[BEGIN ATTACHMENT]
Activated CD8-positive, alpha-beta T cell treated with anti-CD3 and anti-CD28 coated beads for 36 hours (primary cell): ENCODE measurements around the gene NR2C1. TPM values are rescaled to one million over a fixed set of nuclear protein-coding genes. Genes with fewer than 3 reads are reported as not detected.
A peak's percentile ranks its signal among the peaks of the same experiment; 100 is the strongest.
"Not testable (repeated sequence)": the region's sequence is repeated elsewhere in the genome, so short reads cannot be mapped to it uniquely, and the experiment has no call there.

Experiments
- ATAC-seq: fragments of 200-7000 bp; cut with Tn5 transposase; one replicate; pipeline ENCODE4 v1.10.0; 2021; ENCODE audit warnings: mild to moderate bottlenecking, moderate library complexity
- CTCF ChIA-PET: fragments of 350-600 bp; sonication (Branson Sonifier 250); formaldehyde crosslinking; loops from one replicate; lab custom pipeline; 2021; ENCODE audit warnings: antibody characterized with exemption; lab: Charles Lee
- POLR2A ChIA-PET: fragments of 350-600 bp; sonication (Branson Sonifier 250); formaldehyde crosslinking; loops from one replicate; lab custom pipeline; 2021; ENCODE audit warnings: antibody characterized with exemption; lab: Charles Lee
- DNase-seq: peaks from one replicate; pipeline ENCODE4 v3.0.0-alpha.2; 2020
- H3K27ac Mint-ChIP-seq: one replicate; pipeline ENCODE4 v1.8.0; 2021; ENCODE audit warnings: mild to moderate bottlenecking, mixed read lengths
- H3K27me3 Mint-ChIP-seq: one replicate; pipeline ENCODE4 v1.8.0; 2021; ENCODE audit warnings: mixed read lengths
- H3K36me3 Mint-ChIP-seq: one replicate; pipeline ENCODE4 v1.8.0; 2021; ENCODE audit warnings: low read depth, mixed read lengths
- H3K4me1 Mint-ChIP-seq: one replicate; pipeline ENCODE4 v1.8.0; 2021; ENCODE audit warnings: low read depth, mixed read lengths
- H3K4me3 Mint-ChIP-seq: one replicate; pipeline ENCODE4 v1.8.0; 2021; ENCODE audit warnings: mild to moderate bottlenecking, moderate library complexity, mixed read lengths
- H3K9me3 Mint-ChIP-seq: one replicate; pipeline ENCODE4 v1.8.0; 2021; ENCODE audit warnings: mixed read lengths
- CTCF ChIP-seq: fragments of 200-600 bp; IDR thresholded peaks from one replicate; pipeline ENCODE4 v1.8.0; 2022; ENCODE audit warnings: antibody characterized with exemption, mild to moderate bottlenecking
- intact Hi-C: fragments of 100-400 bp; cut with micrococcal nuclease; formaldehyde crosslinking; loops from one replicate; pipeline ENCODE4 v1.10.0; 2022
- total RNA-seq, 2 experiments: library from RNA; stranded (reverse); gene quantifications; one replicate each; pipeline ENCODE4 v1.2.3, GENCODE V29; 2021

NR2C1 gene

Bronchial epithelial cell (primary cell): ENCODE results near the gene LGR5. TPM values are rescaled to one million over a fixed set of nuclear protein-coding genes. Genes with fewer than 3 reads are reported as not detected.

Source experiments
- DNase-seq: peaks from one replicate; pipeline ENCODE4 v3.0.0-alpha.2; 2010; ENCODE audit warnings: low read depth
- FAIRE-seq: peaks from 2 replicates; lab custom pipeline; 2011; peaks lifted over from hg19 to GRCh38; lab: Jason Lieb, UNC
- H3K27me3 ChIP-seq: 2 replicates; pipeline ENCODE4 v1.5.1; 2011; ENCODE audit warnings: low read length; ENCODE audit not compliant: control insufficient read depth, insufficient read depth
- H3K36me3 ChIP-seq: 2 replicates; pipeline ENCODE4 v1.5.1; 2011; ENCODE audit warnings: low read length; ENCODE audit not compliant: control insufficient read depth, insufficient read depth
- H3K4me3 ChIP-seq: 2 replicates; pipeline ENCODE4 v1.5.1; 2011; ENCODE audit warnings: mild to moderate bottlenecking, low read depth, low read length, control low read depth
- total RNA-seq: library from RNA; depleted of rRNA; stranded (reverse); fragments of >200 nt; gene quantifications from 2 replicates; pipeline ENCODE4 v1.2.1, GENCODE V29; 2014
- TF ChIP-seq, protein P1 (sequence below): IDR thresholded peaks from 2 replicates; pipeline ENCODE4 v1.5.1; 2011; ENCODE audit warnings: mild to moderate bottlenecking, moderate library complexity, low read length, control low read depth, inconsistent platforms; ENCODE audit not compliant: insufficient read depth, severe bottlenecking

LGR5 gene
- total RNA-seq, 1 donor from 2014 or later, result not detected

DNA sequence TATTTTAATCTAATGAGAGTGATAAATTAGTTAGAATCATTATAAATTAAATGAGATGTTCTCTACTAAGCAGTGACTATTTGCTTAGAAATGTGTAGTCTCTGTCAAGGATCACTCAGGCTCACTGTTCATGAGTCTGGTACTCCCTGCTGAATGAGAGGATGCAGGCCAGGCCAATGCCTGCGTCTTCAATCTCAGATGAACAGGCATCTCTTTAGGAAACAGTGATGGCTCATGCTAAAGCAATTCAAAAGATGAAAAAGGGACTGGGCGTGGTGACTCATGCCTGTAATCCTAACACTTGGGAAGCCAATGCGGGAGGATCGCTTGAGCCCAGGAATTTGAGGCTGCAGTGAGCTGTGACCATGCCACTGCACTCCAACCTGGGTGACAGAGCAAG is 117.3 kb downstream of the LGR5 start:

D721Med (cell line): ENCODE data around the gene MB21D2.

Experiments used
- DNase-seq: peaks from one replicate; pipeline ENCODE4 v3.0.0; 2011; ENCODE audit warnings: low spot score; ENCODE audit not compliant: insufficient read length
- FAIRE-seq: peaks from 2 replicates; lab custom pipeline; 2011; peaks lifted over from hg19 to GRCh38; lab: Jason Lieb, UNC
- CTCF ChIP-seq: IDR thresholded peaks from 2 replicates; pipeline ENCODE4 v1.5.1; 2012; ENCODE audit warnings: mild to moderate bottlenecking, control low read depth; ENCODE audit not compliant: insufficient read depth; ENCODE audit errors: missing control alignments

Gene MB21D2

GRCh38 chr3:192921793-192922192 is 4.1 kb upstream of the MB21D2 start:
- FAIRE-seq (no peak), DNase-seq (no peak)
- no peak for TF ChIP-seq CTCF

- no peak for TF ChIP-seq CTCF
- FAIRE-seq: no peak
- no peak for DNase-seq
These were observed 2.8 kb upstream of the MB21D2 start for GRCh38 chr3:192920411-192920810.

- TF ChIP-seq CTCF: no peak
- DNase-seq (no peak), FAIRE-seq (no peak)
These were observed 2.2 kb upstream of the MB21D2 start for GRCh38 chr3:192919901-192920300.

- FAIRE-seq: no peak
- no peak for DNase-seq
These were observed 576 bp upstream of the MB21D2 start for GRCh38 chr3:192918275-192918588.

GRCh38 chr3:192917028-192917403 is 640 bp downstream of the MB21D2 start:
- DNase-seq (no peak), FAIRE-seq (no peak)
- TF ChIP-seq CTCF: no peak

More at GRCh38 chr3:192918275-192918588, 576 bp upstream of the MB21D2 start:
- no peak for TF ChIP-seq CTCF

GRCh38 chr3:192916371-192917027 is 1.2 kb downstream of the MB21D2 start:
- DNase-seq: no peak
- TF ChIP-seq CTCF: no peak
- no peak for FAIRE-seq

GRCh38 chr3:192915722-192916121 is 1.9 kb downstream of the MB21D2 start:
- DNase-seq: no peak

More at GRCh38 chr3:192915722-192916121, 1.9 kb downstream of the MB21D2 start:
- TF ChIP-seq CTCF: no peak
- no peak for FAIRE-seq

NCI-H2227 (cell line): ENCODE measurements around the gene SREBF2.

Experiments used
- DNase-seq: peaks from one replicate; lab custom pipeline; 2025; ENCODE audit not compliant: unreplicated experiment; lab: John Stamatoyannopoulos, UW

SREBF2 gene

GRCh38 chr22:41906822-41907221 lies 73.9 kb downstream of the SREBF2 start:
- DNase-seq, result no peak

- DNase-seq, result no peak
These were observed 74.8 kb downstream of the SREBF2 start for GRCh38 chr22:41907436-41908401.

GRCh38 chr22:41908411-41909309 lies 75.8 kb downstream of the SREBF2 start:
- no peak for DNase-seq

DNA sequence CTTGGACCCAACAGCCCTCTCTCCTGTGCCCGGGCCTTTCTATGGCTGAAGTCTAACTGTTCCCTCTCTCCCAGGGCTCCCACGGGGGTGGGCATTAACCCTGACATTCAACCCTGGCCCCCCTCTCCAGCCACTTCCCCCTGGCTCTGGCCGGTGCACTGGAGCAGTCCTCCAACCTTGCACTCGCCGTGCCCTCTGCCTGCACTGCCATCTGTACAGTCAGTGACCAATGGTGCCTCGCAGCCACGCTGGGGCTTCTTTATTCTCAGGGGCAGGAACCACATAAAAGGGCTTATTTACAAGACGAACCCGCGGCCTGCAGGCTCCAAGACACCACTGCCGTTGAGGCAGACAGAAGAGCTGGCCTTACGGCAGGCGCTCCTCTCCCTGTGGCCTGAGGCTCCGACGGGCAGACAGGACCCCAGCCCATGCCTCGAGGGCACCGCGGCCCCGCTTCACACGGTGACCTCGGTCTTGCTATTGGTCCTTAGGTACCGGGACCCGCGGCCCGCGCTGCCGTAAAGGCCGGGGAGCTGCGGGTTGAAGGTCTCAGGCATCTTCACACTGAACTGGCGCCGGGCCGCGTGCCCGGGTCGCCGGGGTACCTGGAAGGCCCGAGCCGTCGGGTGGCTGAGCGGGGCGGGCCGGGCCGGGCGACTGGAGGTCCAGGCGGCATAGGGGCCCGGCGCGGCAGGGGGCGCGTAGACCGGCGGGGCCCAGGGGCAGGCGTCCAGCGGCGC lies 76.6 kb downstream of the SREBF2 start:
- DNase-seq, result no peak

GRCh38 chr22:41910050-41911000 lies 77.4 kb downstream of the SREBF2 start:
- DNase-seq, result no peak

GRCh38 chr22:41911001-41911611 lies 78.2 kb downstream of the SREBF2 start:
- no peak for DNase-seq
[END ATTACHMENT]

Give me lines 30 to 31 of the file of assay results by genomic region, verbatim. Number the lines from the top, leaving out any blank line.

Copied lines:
DNA sequence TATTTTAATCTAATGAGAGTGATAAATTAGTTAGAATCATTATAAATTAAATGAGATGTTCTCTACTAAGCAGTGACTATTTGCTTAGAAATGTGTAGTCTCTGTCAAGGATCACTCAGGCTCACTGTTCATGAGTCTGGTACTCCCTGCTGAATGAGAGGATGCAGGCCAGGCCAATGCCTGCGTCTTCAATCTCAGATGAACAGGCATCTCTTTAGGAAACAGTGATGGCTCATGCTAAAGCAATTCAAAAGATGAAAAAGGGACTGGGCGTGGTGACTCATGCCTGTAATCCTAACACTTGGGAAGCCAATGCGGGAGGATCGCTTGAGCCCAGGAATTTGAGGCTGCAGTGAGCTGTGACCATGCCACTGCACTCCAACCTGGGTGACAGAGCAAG is 117.3 kb downstream of the LGR5 start:

D721Med (cell line): ENCODE data around the gene MB21D2.